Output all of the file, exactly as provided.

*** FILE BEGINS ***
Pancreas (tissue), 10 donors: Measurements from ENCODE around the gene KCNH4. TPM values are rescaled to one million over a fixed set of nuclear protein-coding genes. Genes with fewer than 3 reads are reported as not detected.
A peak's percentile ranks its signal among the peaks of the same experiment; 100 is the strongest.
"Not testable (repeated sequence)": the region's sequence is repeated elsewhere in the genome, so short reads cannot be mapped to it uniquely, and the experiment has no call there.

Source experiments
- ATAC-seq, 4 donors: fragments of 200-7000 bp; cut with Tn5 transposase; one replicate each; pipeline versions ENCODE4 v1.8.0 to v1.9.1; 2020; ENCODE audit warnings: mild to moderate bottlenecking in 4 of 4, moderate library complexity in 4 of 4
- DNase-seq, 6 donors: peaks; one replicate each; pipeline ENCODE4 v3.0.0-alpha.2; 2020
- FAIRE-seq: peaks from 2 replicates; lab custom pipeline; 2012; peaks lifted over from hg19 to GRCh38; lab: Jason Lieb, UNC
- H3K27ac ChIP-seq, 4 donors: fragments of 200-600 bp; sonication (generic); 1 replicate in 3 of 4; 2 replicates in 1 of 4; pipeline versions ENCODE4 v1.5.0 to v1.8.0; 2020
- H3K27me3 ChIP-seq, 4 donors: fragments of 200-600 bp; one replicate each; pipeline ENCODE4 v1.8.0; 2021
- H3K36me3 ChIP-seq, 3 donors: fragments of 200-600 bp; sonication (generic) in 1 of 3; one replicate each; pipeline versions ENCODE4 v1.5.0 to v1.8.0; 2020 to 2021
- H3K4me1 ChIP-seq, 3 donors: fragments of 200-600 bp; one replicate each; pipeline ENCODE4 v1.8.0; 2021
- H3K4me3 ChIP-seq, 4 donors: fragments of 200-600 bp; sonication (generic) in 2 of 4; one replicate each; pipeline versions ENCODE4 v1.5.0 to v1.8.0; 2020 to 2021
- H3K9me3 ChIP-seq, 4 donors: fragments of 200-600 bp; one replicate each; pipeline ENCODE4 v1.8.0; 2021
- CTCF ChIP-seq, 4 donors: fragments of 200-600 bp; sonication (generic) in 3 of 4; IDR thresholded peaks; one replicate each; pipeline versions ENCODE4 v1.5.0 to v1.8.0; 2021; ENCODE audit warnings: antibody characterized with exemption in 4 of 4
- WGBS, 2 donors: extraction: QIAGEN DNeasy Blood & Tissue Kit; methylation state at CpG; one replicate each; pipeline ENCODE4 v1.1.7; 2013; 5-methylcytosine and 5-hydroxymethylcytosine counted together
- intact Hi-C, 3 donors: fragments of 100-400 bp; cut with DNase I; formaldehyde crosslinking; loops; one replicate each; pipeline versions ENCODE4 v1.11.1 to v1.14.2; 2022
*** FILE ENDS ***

Pancreas (tissue), 10 donors: Measurements from ENCODE around the gene KCNH4. TPM values are rescaled to one million over a fixed set of nuclear protein-coding genes. Genes with fewer than 3 reads are reported as not detected.
A peak's percentile ranks its signal among the peaks of the same experiment; 100 is the strongest.
"Not testable (repeated sequence)": the region's sequence is repeated elsewhere in the genome, so short reads cannot be mapped to it uniquely, and the experiment has no call there.

Source experiments
- ATAC-seq, 4 donors: fragments of 200-7000 bp; cut with Tn5 transposase; one replicate each; pipeline versions ENCODE4 v1.8.0 to v1.9.1; 2020; ENCODE audit warnings: mild to moderate bottlenecking in 4 of 4, moderate library complexity in 4 of 4
- DNase-seq, 6 donors: peaks; one replicate each; pipeline ENCODE4 v3.0.0-alpha.2; 2020
- FAIRE-seq: peaks from 2 replicates; lab custom pipeline; 2012; peaks lifted over from hg19 to GRCh38; lab: Jason Lieb, UNC
- H3K27ac ChIP-seq, 4 donors: fragments of 200-600 bp; sonication (generic); 1 replicate in 3 of 4; 2 replicates in 1 of 4; pipeline versions ENCODE4 v1.5.0 to v1.8.0; 2020
- H3K27me3 ChIP-seq, 4 donors: fragments of 200-600 bp; one replicate each; pipeline ENCODE4 v1.8.0; 2021
- H3K36me3 ChIP-seq, 3 donors: fragments of 200-600 bp; sonication (generic) in 1 of 3; one replicate each; pipeline versions ENCODE4 v1.5.0 to v1.8.0; 2020 to 2021
- H3K4me1 ChIP-seq, 3 donors: fragments of 200-600 bp; one replicate each; pipeline ENCODE4 v1.8.0; 2021
- H3K4me3 ChIP-seq, 4 donors: fragments of 200-600 bp; sonication (generic) in 2 of 4; one replicate each; pipeline versions ENCODE4 v1.5.0 to v1.8.0; 2020 to 2021
- H3K9me3 ChIP-seq, 4 donors: fragments of 200-600 bp; one replicate each; pipeline ENCODE4 v1.8.0; 2021
- CTCF ChIP-seq, 4 donors: fragments of 200-600 bp; sonication (generic) in 3 of 4; IDR thresholded peaks; one replicate each; pipeline versions ENCODE4 v1.5.0 to v1.8.0; 2021; ENCODE audit warnings: antibody characterized with exemption in 4 of 4
- WGBS, 2 donors: extraction: QIAGEN DNeasy Blood & Tissue Kit; methylation state at CpG; one replicate each; pipeline ENCODE4 v1.1.7; 2013; 5-methylcytosine and 5-hydroxymethylcytosine counted together
- intact Hi-C, 3 donors: fragments of 100-400 bp; cut with DNase I; formaldehyde crosslinking; loops; one replicate each; pipeline versions ENCODE4 v1.11.1 to v1.14.2; 2022